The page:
Next Wave: Position Players who Just Missed our 2015 Midseason Top 30

After we publish each of our twice-annual Top Prospects lists, we publish a pair of follow-up articles we call the “Next Wave.” One covers position players (which is this one), the other covers pitchers (coming soon). These are prospects who didn’t make our most recent top 30, but who are nonetheless worth keeping an eye on.

You may be asking yourself, “Are there really prospects worth watching who aren’t even among a single team’s top thirty guys?” If you are, I’ll answer with an illustration.

Looking at position players, among the 11 we covered just six months ago, four are now on the Top 30 list, and another two received Top 30 votes but just missed. Going back to the list we made before last season, a couple of them have even reached the majors. In other words, at any given time, there are a handful of players in the system that aren’t on anyone’s top prospects list that show up on the radar as the year goes on, and some even end up helping the Major League club.

Who will jump out from under the radar this time? Here are nine possibilities, in no particular order:

Antonio Rodriguez (OF): One among the first wave of new talent out of Latin America in the new spending era, this 2012 signee has big raw power, a strong outfield arm and some speed. After his 2014 season in the AZL at age 19, Rodriguez has improved his power a little (adding about .040 to his Iso) and his contact rate a lot (K/PA from 26.3% to 13.9%) with Great Falls this year. That is an unusual and welcome combination. He’s playing all around the outfield but is probably a corner guy going forward, and should be in full season ball for his age 20/21 season next year.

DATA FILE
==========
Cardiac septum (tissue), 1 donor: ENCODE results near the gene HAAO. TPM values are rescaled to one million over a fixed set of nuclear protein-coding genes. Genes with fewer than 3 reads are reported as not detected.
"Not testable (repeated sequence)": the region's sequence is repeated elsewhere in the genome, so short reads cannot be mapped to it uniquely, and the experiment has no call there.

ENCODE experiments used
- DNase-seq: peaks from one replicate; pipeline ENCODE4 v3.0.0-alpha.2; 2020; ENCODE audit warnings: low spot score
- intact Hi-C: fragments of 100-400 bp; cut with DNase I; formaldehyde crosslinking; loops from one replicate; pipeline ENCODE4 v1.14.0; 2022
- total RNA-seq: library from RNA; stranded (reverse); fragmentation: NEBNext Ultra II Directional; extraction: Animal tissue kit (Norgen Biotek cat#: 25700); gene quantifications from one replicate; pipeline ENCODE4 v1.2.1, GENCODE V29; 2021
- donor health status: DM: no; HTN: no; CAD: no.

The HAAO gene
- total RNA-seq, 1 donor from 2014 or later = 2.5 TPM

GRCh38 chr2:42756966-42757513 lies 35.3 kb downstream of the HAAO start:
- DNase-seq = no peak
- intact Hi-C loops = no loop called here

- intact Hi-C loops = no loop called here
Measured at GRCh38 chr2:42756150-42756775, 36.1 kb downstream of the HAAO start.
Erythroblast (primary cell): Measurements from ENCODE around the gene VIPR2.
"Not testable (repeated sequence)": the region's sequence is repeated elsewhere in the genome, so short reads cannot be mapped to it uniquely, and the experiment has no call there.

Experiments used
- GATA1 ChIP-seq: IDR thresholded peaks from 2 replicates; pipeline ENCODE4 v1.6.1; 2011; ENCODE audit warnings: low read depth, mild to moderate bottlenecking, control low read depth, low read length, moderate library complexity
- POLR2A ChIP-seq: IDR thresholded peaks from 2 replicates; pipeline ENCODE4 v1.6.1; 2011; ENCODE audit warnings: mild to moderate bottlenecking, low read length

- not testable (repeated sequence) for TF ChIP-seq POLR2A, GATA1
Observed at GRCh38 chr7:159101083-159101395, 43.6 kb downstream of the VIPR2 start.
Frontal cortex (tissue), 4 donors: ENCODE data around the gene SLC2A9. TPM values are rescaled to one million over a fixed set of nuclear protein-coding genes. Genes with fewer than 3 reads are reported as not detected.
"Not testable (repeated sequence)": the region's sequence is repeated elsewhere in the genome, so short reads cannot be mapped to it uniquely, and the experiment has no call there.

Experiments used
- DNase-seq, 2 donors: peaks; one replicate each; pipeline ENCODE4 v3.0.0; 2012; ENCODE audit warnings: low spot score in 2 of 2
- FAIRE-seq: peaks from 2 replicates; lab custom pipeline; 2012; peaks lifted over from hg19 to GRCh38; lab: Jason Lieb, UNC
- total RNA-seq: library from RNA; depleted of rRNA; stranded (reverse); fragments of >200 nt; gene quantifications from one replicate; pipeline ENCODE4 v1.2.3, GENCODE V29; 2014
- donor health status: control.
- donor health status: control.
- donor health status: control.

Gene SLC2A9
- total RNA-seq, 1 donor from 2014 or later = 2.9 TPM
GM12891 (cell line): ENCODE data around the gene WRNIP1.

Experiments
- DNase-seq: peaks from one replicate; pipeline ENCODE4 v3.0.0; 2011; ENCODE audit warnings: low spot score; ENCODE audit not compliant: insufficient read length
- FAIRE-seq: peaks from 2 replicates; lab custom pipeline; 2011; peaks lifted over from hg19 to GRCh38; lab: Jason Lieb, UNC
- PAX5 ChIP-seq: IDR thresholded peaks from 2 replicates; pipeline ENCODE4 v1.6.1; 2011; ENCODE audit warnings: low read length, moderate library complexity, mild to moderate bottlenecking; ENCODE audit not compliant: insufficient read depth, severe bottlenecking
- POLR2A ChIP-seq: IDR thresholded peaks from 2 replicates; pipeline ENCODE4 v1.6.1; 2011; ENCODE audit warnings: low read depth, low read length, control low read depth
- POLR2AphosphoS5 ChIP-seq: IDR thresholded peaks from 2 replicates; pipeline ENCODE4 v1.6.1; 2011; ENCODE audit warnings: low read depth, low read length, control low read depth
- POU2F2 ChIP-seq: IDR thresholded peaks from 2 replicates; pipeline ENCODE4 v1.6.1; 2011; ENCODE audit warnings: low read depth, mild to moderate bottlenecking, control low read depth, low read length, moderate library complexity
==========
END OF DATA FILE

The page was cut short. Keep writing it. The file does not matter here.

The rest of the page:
Omar Narvaez (C): Narvaez has just missed our top 30 each of the last two cycles. The 23-year-old has possibly the best plate discipline in the system, having more walks than strikeouts in each of the past two seasons. Defensively he’s athletic and has a strong arm, which he likes to show off throwing behind runners at first. There’s no power there and he’s developing slowly, but he’s got a potential backup catcher profile who hits RHP well.

Landon Lassiter (OF): While he was a 21st round pick, he’d been projected much higher after an outstanding freshman year at UNC. But less stellar numbers his last season, coupled with missing the last few games of the season for off-field conduct, allowed him to fall down the draft board. With his talent and turning 22 during the season you’d expect Lassiter to do well in rookie ball, and that he has thus far in Great Falls (.913 OPS, nearly as many BB as K). He’s got speed, strong bat to ball skills and a history of patience at the plate, but we’ll know a lot more next year in full season ball.

Maiker Feliz (3B): One of the higher profile signings the club has made in the past few years ($450,000 in 2013), Feliz is tearing up the DSL as a 17-year-old. Usual caveats for DSL stats apply, but even with those, a .349/.455/.446 line with a substantial walk rate and decent contact rate are impressive at that age. Remember, too, that Feliz was more noted for his defense than his hitting when he was signed. This third baseman was just promoted to the AZL club yesterday and made his stateside debut.